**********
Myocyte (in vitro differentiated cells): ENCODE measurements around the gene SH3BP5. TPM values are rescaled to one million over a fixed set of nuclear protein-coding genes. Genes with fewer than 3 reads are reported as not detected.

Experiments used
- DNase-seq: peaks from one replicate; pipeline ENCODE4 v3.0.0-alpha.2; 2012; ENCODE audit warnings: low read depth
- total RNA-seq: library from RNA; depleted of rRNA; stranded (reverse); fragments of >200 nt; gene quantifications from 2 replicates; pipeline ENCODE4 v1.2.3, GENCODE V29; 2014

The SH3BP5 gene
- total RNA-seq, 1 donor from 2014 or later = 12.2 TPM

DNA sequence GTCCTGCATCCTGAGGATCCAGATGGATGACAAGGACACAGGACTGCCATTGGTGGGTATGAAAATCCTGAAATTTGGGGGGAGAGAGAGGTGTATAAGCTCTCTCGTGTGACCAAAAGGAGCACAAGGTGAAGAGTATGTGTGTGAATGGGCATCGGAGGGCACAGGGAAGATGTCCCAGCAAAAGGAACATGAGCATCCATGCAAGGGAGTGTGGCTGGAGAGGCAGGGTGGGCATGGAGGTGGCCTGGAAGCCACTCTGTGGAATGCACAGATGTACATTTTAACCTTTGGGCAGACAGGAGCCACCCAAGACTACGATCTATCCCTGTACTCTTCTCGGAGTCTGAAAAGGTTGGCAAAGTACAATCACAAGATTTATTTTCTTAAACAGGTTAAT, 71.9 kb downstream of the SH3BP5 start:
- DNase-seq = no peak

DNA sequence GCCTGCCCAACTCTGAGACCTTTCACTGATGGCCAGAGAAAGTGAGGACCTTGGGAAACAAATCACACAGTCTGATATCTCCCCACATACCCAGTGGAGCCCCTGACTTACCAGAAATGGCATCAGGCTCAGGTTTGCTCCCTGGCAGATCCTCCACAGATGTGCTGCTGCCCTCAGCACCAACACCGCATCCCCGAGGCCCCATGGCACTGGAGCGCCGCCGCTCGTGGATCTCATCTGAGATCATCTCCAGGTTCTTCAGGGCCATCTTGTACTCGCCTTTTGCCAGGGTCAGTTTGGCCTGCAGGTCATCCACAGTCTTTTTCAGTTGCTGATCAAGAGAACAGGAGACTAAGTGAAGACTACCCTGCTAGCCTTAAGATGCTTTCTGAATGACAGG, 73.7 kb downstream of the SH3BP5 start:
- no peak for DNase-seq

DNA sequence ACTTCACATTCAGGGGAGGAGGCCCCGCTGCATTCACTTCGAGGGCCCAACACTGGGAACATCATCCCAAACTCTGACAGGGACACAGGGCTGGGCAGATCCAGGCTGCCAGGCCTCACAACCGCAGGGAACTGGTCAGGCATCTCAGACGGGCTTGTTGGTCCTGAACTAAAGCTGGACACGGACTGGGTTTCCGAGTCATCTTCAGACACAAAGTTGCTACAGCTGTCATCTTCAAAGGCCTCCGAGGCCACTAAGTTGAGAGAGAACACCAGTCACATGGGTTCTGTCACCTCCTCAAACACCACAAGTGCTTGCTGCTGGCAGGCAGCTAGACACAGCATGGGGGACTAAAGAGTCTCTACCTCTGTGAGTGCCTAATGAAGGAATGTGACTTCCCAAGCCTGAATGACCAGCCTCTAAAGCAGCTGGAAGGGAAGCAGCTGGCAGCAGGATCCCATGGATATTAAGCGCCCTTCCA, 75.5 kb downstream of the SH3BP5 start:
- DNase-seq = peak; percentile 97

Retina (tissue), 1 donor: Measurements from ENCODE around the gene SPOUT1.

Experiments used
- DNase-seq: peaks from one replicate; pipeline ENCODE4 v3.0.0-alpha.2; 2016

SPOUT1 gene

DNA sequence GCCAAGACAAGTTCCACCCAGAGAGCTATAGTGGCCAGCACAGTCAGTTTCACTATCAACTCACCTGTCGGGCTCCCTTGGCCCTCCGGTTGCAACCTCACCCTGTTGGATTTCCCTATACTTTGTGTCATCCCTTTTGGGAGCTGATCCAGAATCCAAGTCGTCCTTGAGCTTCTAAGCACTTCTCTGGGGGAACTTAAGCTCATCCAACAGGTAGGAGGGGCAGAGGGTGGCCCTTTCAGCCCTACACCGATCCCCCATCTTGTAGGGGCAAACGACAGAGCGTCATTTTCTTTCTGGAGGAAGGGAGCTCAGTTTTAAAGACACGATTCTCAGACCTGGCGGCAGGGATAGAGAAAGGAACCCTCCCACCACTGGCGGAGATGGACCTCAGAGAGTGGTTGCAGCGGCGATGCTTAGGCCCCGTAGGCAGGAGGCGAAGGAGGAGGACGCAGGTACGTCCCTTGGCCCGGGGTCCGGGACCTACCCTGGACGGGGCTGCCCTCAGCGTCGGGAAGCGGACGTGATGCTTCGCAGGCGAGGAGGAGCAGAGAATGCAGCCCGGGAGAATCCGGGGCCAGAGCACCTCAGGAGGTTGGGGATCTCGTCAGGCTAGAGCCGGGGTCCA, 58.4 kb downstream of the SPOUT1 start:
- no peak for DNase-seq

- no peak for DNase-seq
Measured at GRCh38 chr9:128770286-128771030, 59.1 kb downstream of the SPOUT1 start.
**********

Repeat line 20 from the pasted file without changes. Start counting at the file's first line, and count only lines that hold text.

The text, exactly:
Measured at GRCh38 chr9:128770286-128771030, 59.1 kb downstream of the SPOUT1 start.